I decided that since I had some old workstations and unused arcade-PC parts lying around, I would make a PC for browsing and making dream builds on PCPartPicker. For that, and playing some old GoldSrc games on Windows 7, it works. I'm even able to develop small programs in Visual Studio since I added the extra 1gb of RAM.
Wow. I did not expect this. The second- or third-best mainstream Core 2 Duo, this CPU handles desktop and lightweight programs beautifully. Windows 7 runs great, Ubuntu 15/16/17 run great, Windows 10... well... was not made for Core 2 Duos. But it works and that's more than I expected when I pulled it out of a 2006 IT-education workstation.
Hah, I'm just kidding. Running the UserBenchmark test led to a "No compatible Direct3D devices found." Although, GoldSrc games all run fine at max settings, 1440x900 @ 75Hz.
Hell no. BIOS doesn't save since I took out the PSWD jumper to reset the system and counts the RAM every startup even with the jumper back in- which is not very fast at 667 MHz. Unlocked CPU, locked BIOS. Terrible proprietary form factor, probably the biggest HTPC-size motherboard. If ever you find yourself with an HP OEM case, though, I guess you have no choice.
I would review the RAM seperately, but I really can't tell a difference. 3GB is a MASSIVE upgrade from 2GB, I actually don't run out of RAM in everyday circumstances now. I can't tell a difference in speed from DDR3, even though on paper it is half the speed. Overall usable.
HDD 1: WD Blue 160 GB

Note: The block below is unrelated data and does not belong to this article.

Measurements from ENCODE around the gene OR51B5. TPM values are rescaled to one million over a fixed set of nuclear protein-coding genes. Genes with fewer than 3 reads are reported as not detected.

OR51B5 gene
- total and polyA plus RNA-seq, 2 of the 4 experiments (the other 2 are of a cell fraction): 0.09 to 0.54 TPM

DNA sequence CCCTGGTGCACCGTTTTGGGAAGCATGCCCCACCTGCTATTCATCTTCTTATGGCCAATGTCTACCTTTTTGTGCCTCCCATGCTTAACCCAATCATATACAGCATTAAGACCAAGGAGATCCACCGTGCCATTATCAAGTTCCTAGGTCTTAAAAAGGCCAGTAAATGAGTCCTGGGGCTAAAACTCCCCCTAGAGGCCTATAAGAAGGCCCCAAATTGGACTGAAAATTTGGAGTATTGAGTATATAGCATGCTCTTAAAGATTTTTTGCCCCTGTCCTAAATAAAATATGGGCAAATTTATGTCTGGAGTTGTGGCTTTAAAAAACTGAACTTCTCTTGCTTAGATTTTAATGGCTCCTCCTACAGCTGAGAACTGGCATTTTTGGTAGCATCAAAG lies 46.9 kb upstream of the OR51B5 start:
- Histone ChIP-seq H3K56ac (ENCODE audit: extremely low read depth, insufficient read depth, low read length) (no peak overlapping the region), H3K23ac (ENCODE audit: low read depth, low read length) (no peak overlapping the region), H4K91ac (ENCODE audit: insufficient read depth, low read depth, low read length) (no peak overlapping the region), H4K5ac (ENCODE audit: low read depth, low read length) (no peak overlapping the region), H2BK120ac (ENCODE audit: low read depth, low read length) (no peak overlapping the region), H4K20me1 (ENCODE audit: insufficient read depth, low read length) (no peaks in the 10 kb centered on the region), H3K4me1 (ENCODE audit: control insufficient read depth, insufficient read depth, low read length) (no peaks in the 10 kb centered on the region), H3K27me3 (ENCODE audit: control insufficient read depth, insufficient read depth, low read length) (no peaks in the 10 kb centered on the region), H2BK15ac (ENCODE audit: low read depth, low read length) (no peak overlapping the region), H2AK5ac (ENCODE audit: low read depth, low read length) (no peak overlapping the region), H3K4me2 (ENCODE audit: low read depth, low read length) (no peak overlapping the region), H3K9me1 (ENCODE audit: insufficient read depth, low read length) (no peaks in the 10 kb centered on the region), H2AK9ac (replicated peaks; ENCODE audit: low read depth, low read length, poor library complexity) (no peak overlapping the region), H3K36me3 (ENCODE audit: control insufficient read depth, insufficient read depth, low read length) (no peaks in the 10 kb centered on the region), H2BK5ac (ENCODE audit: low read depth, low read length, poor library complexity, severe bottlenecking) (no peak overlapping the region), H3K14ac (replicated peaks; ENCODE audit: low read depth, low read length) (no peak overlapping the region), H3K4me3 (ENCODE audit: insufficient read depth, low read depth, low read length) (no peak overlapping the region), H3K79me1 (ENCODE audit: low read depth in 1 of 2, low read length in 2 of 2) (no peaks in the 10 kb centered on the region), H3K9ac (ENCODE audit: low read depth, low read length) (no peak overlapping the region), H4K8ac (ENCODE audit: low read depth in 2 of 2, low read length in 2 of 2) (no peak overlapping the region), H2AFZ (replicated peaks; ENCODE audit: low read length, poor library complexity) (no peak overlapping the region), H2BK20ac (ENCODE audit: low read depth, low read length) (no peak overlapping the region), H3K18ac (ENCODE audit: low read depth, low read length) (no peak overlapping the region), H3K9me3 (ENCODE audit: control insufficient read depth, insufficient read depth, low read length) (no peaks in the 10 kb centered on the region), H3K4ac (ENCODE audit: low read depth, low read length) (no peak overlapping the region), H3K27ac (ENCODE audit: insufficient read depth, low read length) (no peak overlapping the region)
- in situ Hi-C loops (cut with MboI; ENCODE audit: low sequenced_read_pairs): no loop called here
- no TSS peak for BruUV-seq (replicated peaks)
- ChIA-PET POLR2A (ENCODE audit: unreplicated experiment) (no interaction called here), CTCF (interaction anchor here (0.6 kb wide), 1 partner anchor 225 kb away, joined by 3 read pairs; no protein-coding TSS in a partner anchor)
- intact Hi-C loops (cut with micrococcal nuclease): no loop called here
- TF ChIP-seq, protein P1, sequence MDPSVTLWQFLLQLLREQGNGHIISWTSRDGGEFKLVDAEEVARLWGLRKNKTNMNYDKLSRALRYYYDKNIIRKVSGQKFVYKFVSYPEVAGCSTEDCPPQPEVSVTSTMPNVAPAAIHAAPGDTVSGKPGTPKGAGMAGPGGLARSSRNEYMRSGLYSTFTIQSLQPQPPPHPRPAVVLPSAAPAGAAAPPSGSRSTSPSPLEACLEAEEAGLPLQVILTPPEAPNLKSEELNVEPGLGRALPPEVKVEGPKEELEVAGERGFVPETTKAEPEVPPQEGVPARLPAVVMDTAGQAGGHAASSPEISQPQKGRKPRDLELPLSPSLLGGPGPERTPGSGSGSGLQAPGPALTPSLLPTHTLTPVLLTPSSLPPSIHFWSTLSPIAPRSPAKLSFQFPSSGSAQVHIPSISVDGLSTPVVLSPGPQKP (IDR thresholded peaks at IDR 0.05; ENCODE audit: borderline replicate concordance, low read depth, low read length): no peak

I think I actually have the 2009 version of this HDD, it runs at like 50 MB/s almost unused. Nice for free.
HDD 2 + 3: Caviar Green 500GB and Toshiba 640GB laptop HDD
I put these together because they run in a RAID 0, otherwise they'd be painfully slow, a HDD designed for low performance and a worn-out laptop HDD from 6 or 7 years back. Really fast, read up to 200 MB/s, write hovers around 100.
Nothing negative to say about this case. Its sheer usefulness trumps all the terrible looks. Everything is modular, the PSU and 5.5" and one of the 3.5" bays swing back, a hidden second bay lurks under the PSU, and there's enough room between the unattached CD/DVD drive (only 3 SATA lanes) for a 2.5" HDD, though it technically isn't supposed to be there.
Well, that wraps up my third build. I hope you enjoy this thing that cost me $8 CAD (thermal paste).
WAY better than I expected from 2006. DO NOT use this unless you get it for free like I did.
A little bit unreliable. One stick is faster than the other, but they both seem slow when your motherboard counts their quantities in megabytes each startup.
For free, I would totally recommend this. 50MB/s read, about 40 MB/s write. Random speeds measured in bytes but that's OK.
Unreliable. Wears out fast. Slow even in a RAID. Don't buy this just get it.
I can't imagine why you'd pay for this